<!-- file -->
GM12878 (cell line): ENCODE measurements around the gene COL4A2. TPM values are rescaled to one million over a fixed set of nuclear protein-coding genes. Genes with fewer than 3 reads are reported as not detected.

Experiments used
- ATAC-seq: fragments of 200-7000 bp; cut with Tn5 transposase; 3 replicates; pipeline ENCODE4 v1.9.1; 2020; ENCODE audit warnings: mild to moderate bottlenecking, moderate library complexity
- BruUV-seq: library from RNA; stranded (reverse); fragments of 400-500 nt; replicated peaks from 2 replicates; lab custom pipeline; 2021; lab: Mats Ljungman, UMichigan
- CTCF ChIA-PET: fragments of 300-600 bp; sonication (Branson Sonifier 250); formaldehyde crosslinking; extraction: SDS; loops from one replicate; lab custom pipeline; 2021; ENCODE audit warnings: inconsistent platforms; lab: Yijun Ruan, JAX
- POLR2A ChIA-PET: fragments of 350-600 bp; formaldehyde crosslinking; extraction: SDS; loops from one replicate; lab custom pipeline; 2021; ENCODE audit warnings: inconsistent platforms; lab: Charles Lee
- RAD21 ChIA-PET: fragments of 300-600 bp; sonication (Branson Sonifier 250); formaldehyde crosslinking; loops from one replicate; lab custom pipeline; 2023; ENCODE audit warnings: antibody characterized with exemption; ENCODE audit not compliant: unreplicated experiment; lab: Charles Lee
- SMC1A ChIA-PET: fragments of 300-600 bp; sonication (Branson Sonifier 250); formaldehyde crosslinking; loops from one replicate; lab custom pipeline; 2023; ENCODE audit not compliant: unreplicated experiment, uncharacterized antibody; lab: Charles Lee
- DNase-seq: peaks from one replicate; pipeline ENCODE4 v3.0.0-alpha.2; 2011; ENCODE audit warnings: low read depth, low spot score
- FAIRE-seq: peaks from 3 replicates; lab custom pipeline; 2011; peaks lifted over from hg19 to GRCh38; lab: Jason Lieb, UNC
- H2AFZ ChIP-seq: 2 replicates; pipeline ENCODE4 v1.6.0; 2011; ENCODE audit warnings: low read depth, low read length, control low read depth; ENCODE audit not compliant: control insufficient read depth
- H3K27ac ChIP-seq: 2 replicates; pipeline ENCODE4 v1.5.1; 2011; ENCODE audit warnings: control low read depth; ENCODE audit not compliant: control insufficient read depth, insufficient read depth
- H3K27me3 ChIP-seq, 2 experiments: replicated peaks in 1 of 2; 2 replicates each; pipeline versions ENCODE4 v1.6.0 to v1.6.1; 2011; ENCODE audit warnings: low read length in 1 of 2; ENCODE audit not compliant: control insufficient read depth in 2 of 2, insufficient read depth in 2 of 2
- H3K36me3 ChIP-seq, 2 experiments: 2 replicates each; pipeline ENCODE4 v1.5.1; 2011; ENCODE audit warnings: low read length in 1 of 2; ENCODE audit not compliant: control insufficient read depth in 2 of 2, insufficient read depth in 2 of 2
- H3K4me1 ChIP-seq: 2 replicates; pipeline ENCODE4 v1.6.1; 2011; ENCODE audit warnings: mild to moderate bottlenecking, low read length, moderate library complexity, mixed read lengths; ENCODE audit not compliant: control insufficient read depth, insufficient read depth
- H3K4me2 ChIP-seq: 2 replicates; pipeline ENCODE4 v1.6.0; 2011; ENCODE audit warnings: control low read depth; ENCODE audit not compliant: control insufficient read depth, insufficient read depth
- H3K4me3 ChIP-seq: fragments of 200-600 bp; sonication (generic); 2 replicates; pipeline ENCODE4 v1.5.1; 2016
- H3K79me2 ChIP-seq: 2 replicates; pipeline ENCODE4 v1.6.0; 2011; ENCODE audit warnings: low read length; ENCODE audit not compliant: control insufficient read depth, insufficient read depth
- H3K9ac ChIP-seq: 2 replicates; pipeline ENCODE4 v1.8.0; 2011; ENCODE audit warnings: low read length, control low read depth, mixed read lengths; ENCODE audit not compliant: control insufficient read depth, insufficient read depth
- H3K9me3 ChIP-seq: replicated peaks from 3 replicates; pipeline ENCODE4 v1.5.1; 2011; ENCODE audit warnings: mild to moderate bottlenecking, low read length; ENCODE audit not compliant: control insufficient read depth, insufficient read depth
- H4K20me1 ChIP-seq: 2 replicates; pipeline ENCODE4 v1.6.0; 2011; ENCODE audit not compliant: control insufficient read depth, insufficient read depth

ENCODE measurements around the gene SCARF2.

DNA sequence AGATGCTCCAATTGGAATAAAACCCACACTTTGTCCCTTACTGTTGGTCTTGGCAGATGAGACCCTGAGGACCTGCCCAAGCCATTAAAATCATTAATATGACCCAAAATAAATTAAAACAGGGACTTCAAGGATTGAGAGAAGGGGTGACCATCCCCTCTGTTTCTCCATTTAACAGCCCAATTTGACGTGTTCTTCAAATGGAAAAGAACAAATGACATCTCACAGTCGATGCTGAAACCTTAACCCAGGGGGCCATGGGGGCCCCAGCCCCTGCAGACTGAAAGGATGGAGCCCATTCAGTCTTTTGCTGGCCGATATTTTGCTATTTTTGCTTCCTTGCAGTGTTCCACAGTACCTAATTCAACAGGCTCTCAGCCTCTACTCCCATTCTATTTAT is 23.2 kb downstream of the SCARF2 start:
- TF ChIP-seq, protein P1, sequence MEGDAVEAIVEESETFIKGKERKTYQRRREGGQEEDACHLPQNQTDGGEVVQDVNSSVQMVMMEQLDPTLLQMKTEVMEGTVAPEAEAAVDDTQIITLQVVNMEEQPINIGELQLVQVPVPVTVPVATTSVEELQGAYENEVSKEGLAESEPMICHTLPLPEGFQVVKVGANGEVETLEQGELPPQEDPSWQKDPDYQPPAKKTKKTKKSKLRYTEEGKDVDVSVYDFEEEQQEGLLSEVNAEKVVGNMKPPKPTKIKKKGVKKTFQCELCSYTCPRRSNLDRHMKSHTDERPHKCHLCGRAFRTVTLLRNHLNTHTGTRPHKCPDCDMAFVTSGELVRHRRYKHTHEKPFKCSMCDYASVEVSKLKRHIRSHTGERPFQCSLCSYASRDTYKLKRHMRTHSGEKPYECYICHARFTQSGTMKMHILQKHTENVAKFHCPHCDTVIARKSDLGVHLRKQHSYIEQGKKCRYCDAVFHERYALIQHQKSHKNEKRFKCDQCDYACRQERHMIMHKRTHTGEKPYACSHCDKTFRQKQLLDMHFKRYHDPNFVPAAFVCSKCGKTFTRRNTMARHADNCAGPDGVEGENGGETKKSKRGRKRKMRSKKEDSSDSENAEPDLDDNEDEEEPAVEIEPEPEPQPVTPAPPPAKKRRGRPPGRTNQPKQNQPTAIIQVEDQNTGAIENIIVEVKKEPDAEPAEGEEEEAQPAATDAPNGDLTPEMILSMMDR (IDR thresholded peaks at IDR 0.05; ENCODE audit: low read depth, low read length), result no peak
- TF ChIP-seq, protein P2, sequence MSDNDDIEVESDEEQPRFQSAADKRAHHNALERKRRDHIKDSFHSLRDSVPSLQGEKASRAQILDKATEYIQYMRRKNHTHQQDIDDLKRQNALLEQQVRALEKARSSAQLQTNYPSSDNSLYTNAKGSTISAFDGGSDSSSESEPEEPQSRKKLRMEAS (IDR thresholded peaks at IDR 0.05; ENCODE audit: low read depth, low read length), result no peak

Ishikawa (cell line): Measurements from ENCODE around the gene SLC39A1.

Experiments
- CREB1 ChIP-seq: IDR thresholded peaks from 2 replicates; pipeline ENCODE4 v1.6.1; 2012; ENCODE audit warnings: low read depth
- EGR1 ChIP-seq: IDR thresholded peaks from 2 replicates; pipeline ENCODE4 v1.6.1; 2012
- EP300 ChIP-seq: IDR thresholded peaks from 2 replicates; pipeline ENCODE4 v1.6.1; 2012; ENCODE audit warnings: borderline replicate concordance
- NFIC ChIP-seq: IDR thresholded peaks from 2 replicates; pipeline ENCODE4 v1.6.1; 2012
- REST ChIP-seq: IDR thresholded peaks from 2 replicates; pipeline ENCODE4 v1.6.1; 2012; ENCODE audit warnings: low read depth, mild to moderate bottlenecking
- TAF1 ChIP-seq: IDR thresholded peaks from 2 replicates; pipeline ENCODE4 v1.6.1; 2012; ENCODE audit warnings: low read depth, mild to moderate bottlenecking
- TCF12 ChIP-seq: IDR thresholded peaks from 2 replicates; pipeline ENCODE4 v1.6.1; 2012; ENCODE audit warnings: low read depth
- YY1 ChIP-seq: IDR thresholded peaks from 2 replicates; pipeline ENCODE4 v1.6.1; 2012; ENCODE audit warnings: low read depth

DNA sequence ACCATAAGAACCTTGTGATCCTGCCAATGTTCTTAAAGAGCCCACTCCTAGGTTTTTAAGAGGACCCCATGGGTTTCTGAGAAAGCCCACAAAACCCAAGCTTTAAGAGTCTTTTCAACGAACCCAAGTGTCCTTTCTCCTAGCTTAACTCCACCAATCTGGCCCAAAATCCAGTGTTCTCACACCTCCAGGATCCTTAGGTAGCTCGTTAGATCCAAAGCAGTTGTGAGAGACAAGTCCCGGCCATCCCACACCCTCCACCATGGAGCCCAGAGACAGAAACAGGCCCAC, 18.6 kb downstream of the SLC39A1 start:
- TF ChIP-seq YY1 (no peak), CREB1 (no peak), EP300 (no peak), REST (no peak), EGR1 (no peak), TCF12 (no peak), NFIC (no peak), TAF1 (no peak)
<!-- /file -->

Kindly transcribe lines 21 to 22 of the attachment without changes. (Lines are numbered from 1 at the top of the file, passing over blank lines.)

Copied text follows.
- H4K20me1 ChIP-seq: 2 replicates; pipeline ENCODE4 v1.6.0; 2011; ENCODE audit not compliant: control insufficient read depth, insufficient read depth

ENCODE measurements around the gene SCARF2.